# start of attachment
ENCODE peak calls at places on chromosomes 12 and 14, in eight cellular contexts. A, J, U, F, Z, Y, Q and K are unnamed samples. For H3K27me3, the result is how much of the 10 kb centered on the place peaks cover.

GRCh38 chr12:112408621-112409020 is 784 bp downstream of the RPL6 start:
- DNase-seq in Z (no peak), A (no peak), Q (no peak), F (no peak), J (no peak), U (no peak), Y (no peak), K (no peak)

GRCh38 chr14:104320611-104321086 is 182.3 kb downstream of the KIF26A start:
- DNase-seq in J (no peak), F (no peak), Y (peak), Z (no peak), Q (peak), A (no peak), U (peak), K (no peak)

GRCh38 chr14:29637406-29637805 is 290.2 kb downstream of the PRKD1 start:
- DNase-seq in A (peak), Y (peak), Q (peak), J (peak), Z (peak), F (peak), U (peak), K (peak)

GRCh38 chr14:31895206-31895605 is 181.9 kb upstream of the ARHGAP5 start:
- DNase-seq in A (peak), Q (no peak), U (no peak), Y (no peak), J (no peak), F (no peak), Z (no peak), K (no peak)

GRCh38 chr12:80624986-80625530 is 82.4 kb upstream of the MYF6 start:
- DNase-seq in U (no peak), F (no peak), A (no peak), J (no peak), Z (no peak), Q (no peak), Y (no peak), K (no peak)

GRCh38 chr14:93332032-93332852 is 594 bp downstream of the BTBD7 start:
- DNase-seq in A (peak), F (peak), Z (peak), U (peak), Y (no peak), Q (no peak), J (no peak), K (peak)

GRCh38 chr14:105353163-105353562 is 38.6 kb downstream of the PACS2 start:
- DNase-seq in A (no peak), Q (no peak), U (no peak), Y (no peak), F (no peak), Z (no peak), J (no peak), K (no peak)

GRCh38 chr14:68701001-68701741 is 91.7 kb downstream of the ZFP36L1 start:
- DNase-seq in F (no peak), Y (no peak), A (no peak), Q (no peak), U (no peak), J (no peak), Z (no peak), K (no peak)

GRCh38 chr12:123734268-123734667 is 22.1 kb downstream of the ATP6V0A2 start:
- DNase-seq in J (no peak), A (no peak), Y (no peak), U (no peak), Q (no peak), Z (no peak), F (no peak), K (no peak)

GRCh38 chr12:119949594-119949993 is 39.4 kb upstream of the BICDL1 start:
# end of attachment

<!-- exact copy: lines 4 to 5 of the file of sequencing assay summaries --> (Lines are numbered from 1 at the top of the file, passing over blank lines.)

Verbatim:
GRCh38 chr14:104320611-104321086 is 182.3 kb downstream of the KIF26A start:
- DNase-seq in J (no peak), F (no peak), Y (peak), Z (no peak), Q (peak), A (no peak), U (peak), K (no peak)